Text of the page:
Grant Cardone Says ‘Buying a House Is the Worst Investment’ — Is He Right?

GC Russia / Wikimedia Commons

Grant Cardone is a real estate mogul who built a $4 billion multi-family property portfolio from scratch, so you might assume his first piece of investment advice would be to buy a house.

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But “The 10X Rule” author is full of surprises.

He recently posted on Instagram, “Buying a home without a doubt is the WORST investment people can make, yet it’s also the most common one. Is it because [of] the lack of knowledge people have when it comes to financial education? Or is it just because too many people are trying to fulfill their American dream?”

Despite the recent turmoil in the housing market, millions of Americans still aspire to homeownership and view it as a springboard to middle-class security. So, are they wrong, or is Cardone?

Right or Wrong, Cardone Has His Reasons

In a recent Instagram post, the celebrity speaker and author laid out some numbers to back up his unconventional position on homeownership.

He used the example of a hypothetical $576,000 house that the homeowners stay in for 10 years. Beyond the hefty sale price — which is well above the $346,270 national median — he cautioned his audience that they also would have to pay:

  • Bank interest: $403,200 or 70%
  • Property taxes: $115,200 or 20%
  • Broker fees: $69,120 or 12%
  • Maintenance fees: $57,600 or 10%

That’s a total of $645,120 on top of the $576,000 cost of the home, which adds up to $1,221,120.

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Cardone wrote, “A $576,000 home will have to be sold for $1.2 million in 10 years — you’re not going to sell it for that — to break even.”

He used the term “dead money” to describe capital that isn’t generating significant returns and is locked up in an illiquid state for a long time — i.e., home equity.

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Cardone Tells Only One Side of the Story

Whether his math was accurate to the dollar or not, Cardone’s overall point is hard to argue — the cost of owning a home goes beyond just the price of the house.

“Grant Cardone is correct in that there are many costs associated with homeownership, such as mortgage payments, taxes and maintenance costs,” said Gagan Saini, CEO of Cash Home Buyers. “However, homeownership is still a good investment for many people. Homeownership provides stability and security, as well as the potential for equity appreciation. Additionally, homeownership can be a great way to build wealth over time.”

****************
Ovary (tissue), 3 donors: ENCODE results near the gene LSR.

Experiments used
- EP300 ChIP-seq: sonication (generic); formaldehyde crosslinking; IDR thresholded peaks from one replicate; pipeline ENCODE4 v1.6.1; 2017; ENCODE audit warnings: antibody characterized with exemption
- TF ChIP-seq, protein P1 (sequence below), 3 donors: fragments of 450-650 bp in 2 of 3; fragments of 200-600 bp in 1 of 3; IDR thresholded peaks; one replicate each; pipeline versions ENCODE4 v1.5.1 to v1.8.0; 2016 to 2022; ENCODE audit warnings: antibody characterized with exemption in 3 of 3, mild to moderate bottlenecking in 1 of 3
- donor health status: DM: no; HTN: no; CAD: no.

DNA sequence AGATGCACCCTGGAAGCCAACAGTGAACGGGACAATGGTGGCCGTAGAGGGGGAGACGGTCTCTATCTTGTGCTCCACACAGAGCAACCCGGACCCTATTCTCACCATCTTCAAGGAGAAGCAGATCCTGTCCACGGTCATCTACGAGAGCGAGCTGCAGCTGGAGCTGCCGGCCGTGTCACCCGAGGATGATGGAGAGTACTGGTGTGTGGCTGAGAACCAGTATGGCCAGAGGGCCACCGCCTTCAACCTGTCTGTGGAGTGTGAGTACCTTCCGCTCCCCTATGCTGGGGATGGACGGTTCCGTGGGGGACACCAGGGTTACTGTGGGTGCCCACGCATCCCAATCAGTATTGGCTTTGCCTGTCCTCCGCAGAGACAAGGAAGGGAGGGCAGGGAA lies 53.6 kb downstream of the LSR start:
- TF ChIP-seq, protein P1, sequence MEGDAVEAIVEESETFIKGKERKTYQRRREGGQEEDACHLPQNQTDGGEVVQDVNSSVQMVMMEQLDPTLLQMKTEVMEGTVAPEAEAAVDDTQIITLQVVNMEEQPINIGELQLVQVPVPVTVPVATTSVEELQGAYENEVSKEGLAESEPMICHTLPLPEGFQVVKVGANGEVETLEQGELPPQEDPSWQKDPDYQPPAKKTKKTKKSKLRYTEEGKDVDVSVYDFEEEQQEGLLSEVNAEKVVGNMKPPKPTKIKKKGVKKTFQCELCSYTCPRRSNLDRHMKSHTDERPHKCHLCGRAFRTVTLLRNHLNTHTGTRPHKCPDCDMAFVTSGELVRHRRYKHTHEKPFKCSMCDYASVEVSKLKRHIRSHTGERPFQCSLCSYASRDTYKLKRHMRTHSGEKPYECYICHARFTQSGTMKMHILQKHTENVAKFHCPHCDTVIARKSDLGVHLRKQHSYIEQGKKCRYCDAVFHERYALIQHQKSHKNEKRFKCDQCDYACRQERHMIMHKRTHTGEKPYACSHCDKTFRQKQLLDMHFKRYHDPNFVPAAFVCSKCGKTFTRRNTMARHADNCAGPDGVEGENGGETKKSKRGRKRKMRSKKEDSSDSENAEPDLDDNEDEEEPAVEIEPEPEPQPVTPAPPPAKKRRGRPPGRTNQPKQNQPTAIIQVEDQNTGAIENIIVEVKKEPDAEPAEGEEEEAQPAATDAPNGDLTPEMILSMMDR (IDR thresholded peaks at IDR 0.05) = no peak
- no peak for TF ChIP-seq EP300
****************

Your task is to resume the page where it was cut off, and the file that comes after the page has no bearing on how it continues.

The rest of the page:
Saini is hardly alone in his assessment.

“I disagree with Mr. Cadone’s position that buying a house is not a good investment,” said Brett Johnson, owner of Cash For House Pro, a house-flipping company in Colorado.

He laid out five benefits of homeownership that can justify the costs, which Cardone omitted in his post.

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Long-Term Appreciation

Johnson points out that, historically, real estate has shown the potential to grow in value in the long term.

“Data from reputable sources, such as the Case-Shiller Home Price Index, consistently show that home prices tend to appreciate over time,” he said. “For example, from 1980 to 2020, the index indicated an average annual price increase of 3.7% for U.S. residential properties. This steady appreciation illustrates the potential for homeowners to accumulate wealth and enjoy a respectable return on investment.”

Building Equity

If you don’t own a home, you pay rent, which builds equity, pays the mortgage and generates cash flow for a stranger.

“Instead of paying rent to a landlord, mortgage payments allow individuals to gradually increase their ownership stake in the property,” Johnson said. “Data supports the notion that owning a home helps build equity over time.”

In many cases, equity translates to wealth.

“According to the Federal Reserve, the average homeowner’s net worth is significantly higher than that of renters,” Johnson said. “This disparity is primarily due to the accumulation of home equity, which serves as a valuable asset. Homeowners benefit from increasing their ownership stake through monthly mortgage payments, eventually leading to financial stability and increased net worth.”

Favorable Tax Benefits

Cardone made every effort to point out the potential expenses of buying a house, but he left out the write-offs.

“Tax advantages further bolster the case for homeownership,” Johnson said. “For instance, mortgage interest and property tax deductions can lower taxable income, resulting in potential tax savings. This added financial benefit offers homeowners an opportunity to optimize their overall tax strategy, allowing for increased financial flexibility and the potential for additional investments.”

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Cardone called equity “dead money,” but the money homeowners put into their houses isn’t necessarily the only money they put to work for them.

“Investing in real estate can offer diversification to an investment portfolio,” Johnson said. “By having a mix of assets, including stocks, bonds and real estate, investors can spread their risk and potentially achieve more stable returns over time.”

Historical Stability

The concept of “home sweet home” alludes to permanence and security — but you can also apply those same concepts to owning a house as an investment.

“Even during economic downturns, historical data demonstrates that real estate markets tend to rebound and, over time, continue to appreciate,” Johnson said. “For instance, after the 2008 financial crisis, housing markets experienced a recovery and subsequent growth. The resilience of real estate markets provides homeowners with a sense of stability and the potential for long-term financial gains.”

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